TfL wants to limit your speed electronically

Good news, public transport fans -- Transport for London will be slowing its buses down this summer, and it wants to slow your cars down, too

Smashing news, public transport fans -- Transport for London will be slowing its buses down this summer, and it wants to slow your cars, too. Don't worry though, it's all in the name of Intelligent Speed Adaptation (ISA) -- a technology designed to prevent vehicles from exceeding the speed limit.

The system comes in two flavours. Advisory ISA displays the current speed limit and warns drivers whenever this is exceeded via a dashboard-mounted display. Voluntary ISA physically prevents the driver from going beyond the speed limit by decreasing throttle application. Both systems use GPS and a digital speed-limit map (created by TfL) to know what sort of road you're driving on and what the speed limit is in that location.

TfL is trialling both systems in London buses, licensed taxis and some of its engineering vehicles, but it also wants the general public to get involved. If you have a TomTom or Garmin sat-nav and l33t enough coding skills, you can try a beta version of the Advisory ISA system for yourself. Download the source code, the point of interest (POI) files and Robert's your Sunday-driving relative.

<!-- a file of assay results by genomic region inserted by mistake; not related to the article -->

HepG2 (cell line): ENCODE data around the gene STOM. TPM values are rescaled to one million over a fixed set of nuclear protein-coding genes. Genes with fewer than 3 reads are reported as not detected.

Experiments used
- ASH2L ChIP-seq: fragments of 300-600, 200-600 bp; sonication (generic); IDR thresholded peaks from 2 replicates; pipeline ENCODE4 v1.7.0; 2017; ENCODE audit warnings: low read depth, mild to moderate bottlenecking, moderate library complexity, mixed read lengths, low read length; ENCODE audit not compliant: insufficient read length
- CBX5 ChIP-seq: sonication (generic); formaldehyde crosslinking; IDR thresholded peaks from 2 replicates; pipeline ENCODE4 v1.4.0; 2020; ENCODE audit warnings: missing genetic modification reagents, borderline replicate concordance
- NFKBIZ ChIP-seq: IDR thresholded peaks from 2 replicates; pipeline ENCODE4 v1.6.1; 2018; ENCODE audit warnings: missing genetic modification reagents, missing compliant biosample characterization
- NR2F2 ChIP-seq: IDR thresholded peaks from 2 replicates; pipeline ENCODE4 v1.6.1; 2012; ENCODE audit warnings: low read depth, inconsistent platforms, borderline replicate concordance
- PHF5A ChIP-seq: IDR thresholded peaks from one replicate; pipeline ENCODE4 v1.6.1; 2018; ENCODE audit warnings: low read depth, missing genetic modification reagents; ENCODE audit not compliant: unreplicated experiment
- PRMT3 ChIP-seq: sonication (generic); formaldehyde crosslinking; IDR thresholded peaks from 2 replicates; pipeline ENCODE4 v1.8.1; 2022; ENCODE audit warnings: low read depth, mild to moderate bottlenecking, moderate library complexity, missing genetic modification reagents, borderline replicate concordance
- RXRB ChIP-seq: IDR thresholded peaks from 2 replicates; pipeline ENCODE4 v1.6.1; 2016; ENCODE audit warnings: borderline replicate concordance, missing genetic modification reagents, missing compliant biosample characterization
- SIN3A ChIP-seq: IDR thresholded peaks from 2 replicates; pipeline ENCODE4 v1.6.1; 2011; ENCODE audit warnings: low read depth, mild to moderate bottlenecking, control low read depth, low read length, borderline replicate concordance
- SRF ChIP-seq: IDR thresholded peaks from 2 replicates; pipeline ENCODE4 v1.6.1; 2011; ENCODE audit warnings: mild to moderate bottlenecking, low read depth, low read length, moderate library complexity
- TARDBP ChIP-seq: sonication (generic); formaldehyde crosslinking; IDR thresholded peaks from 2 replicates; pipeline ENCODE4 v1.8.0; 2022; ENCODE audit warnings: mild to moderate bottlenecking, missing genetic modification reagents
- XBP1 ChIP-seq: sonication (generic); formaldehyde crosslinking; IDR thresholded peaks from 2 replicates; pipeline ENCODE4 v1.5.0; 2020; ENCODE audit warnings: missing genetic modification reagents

Whether you'd actually want to prevent your car going any faster than the speed limit is another issue entirely. TfL, however, believes ISA has several benefits, including a lower chance of speeding tickets, an associated reduction in CO2 and fuel costs and -- we kid you not -- 'improved driver style'. Perhaps there's a hidden Gok Wan mode.

Those of you who want to see a similar speed-limiting gadget in action should watch our test drive of the Peugeot 308. Those of you who don't are free to leave.

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